ESA Faces Large Cost for Ariane 5 Upgrade, New Ariane 6 Rocket

Artist's impression of Ariane 6. (Credit: ESA)
Artist’s impression of Ariane 6. (Credit: ESA)

The preliminary cost estimates are in the planned upgrade of the Ariane 5 launch vehicle and its Ariane 6 successor, and the one general conclusion can already be drawn:

Europe is in deep trouble.

European Space Agency (ESA) Director General Jean-Jacques Dordain said on Friday that it will cost 1 billion euros ($1.35 billion) for the Ariane 5 ME upgrade, which will allow the rocket to carry large payloads by 2018. The upgrade is needed to allow the rocket to keep up with the growth in the size of communications satellites, which Ariane 5 launches in pairs.

While that project is going on, it looks like Europe will have to find an addition 3 billion and 4 billion euros ($4 to $5.4 billion) to fund Ariane 6, which is set to enter service in 2021. The new rocket is being designed to launch single communications satellites into orbit for no more than 70 million euros ($94.7 million).

Meanwhile, SpaceX is marketing its Falcon 9 booster at the rock bottom price of $56.5 million.  The California company also plans a test launch of its Falcon Heavy rocket later this year, which it will market at prices ranging from $77.1 million to $135 million depending upon the weight of the cargo launched.

The Falcon Heavy would be capable of launching pairs of communications satellites into geosynchronous orbit just like the Ariane 5 does today. However, it could do so at a significantly lower price than its European competitor.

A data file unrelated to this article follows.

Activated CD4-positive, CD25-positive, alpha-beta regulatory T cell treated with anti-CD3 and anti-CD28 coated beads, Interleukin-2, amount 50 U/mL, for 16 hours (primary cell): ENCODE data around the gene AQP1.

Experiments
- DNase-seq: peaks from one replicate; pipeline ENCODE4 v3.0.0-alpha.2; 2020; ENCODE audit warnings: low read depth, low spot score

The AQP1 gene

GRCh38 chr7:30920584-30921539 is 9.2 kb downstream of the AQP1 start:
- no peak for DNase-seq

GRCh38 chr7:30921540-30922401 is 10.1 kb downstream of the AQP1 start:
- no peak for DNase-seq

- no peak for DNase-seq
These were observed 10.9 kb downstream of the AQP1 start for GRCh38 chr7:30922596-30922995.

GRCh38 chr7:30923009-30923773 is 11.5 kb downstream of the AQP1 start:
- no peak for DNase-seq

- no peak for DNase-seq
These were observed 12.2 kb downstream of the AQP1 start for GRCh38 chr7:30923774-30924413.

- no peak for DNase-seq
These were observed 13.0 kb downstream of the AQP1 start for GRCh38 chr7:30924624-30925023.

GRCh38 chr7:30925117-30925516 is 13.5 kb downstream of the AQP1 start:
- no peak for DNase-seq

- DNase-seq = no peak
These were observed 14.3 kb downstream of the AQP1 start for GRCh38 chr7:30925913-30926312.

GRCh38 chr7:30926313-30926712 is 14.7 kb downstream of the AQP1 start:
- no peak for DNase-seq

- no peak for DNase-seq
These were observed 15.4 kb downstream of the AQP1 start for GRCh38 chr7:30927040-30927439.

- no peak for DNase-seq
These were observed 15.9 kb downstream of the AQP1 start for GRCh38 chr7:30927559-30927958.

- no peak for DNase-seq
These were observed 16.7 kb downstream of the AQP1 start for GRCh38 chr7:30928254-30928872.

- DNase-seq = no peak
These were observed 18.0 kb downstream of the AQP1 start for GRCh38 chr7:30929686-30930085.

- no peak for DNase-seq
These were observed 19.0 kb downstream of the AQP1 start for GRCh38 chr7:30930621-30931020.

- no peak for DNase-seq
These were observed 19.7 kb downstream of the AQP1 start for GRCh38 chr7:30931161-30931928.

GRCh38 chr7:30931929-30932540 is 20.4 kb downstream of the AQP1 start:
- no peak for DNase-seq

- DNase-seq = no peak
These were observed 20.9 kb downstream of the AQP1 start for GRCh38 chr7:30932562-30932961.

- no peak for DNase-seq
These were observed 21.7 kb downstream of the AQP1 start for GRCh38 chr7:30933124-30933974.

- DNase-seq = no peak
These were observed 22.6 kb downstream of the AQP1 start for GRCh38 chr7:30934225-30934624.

SpaceX is also experimenting with recovering and reusing the Falcon 9 stages. The eventual goal is to bring launches down to between $5 to $7 million per flight. If the company can achieve that goal (and its not clear whether it will), then the entire launch market would be upended.

In essence, here is what’s happening:

  • Europe will continue to operate and will spend a great deal of money upgrading a legacy system that can’t compete with SpaceX on price;
  • ESA must simultaneously fund a brand new rocket that won’t be ready for another seven year and will still be more expensive to launch than Falcon 9 is today;
  • Simply upgrading the Ariane 5 will cost more than it cost to develop Falcon 9 and Dragon, which included about $400 million from NASA and $450 million from SpaceX;
  • The cost of the Ariane 6 will be many times what NASA and its partners put in to the entire COTS program, which developed two rockets and two cargo freighters to service the International Space Station;